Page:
How to Make InfoSec Infographics

Infographics are everywhere! And people either love them or hate them.

That said, many security teams have been asking about building infographics for awareness or communicating threat data to upper management in quick easily-digestible bites. To help with that, we thought we would tell you what we have learned about how to make infographics – as a best practice – so you won’t have to suffer through the mistakes we and others in the security field have already made. 🙂

So, at a high level, here is what you need to know about making infographics on security topics:

What are infographics & why are they useful?

Infographics are a visual representation of data and information; it is a quick way to look at a lot of in-depth information and get a clear understanding of it. They are used to communicate data in a way that is compact and easy to comprehend and also provide an easy view of cause and effect relationships. Infographics are visually appealing and are composed of three elements:
– visual (color, graphics, reference icons)
– content (time frame, statistics, references)
– knowledge (facts)

Best practices for building infographics: 

– Simplicity: clean design that is compact and concise with well organized information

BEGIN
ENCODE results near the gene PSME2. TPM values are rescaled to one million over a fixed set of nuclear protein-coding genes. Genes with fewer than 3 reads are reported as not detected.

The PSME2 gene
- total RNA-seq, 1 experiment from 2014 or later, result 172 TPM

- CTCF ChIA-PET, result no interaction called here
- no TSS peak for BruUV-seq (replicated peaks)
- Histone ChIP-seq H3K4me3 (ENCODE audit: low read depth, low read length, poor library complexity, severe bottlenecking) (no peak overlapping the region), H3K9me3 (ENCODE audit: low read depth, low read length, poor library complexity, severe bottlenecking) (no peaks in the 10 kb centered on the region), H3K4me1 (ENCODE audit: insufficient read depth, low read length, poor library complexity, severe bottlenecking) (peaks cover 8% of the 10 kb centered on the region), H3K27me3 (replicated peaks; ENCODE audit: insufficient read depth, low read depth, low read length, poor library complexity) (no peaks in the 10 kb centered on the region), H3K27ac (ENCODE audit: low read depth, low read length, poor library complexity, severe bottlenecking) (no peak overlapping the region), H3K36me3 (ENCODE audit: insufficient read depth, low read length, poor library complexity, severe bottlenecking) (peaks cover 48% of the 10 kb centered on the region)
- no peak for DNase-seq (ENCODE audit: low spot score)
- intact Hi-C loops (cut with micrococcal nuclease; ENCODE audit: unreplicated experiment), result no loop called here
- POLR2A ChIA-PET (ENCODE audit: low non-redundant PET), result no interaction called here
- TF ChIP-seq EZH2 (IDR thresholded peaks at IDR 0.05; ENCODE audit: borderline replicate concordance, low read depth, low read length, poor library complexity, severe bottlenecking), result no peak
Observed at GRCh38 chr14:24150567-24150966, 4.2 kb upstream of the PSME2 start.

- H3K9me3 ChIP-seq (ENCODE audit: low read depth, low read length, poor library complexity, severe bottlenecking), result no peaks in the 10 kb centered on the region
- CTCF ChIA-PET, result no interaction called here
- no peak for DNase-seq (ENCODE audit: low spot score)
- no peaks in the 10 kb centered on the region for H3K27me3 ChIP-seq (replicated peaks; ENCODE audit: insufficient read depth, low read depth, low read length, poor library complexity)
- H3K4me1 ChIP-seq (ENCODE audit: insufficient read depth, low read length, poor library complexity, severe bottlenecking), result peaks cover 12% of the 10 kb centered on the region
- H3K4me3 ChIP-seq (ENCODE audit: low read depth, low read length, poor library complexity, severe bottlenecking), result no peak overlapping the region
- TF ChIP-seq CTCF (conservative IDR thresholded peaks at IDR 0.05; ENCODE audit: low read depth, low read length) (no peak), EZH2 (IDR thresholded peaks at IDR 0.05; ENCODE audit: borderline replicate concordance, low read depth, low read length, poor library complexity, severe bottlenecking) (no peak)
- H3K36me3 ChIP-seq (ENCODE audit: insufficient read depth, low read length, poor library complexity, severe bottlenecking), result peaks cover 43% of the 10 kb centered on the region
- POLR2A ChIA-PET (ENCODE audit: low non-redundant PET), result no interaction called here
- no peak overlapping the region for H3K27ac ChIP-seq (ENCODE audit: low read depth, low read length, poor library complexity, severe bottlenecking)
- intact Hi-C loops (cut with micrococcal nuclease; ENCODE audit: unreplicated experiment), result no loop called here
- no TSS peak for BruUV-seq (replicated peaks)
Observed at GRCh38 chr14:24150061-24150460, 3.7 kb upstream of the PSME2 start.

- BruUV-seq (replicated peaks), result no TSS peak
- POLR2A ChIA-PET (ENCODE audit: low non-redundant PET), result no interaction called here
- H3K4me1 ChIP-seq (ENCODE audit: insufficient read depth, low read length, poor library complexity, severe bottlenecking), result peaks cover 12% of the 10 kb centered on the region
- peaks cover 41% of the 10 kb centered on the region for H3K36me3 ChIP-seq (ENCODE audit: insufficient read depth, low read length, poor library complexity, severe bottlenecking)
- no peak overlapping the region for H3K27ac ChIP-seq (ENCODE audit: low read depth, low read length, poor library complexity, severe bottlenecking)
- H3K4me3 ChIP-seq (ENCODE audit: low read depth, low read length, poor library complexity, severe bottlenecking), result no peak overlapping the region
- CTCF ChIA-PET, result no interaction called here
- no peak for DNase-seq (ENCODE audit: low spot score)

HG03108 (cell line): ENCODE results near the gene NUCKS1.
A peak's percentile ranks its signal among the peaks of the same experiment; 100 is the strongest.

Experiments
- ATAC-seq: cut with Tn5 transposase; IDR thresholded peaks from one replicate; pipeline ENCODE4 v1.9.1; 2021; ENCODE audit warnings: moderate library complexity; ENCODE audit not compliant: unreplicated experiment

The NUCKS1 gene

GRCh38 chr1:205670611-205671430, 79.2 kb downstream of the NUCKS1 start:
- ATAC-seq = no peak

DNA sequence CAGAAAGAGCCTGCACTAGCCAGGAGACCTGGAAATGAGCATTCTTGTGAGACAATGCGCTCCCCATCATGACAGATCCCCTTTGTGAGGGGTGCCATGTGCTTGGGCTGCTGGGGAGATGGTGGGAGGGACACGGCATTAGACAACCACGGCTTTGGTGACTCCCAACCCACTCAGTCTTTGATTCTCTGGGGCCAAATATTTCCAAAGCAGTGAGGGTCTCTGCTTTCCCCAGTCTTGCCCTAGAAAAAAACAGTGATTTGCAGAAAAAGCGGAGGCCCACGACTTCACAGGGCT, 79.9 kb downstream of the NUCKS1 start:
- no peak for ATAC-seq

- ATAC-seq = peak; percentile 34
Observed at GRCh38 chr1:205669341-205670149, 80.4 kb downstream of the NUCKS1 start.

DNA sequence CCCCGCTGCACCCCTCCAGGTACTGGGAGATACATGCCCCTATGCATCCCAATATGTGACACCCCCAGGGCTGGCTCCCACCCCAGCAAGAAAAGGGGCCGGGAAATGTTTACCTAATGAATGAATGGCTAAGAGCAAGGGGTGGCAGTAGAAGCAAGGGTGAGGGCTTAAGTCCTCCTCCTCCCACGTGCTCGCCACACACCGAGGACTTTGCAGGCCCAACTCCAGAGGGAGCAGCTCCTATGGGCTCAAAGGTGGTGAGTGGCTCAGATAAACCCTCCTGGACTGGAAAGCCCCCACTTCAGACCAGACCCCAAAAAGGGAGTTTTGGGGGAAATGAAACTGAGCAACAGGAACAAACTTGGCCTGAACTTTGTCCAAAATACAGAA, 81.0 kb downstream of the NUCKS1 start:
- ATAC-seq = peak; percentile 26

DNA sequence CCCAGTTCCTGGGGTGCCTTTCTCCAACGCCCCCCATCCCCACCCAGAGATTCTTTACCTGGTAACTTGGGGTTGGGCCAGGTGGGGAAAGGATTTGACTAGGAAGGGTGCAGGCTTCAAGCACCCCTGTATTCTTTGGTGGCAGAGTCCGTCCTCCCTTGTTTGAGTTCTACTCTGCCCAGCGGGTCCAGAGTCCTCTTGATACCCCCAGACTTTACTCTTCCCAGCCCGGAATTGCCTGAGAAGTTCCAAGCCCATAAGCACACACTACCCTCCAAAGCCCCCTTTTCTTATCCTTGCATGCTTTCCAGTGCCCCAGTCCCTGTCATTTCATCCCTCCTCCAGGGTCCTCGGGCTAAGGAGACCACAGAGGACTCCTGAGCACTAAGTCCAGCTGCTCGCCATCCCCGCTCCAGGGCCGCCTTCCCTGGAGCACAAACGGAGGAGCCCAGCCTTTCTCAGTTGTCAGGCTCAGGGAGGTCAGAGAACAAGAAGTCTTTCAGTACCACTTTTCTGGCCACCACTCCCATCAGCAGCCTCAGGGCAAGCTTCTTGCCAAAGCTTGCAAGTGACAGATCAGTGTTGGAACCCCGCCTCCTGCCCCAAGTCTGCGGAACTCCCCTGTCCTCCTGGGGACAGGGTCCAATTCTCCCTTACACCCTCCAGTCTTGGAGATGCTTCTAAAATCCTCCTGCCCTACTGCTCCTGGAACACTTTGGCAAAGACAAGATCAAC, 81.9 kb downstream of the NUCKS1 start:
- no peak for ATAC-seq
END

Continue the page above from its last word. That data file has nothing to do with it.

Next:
– Layout: Maximum of 3 different fonts
– Colors: choose colors that match the emotions you are trying to convey. The background should blend with the illustrations
– Boundaries: limit the scope of your information. Attention span is short so try to answer only one question per infographic

The main best practice we have learned is: Keep It Simple! Focus on just a few salient points and present them in interesting tidbits. Use templates, they are available all over the web for your publishing or office platform. Remember, the purpose of infographics is to peak interest in a discussion, not serve as the end-all, be-all of presenting data to the audience.

Let us know your success stories or tell us what you have learned about infographics on Twitter (@lbhuston or @microsolved). Thanks for reading!

How to Avoid Getting Phished

It’s much easier for an attacker to “hack a human” than “hack a machine”.  This is why complicated attacks against organizations often begin with the end user.  Although e-mails with malicious links or attachments are often dismissed and referred to as “spam”, these messages are often the beginning of a sophisticated hack against a company.  Unfortunately there is no “silver bullet” that can prevent these attacks from taking place.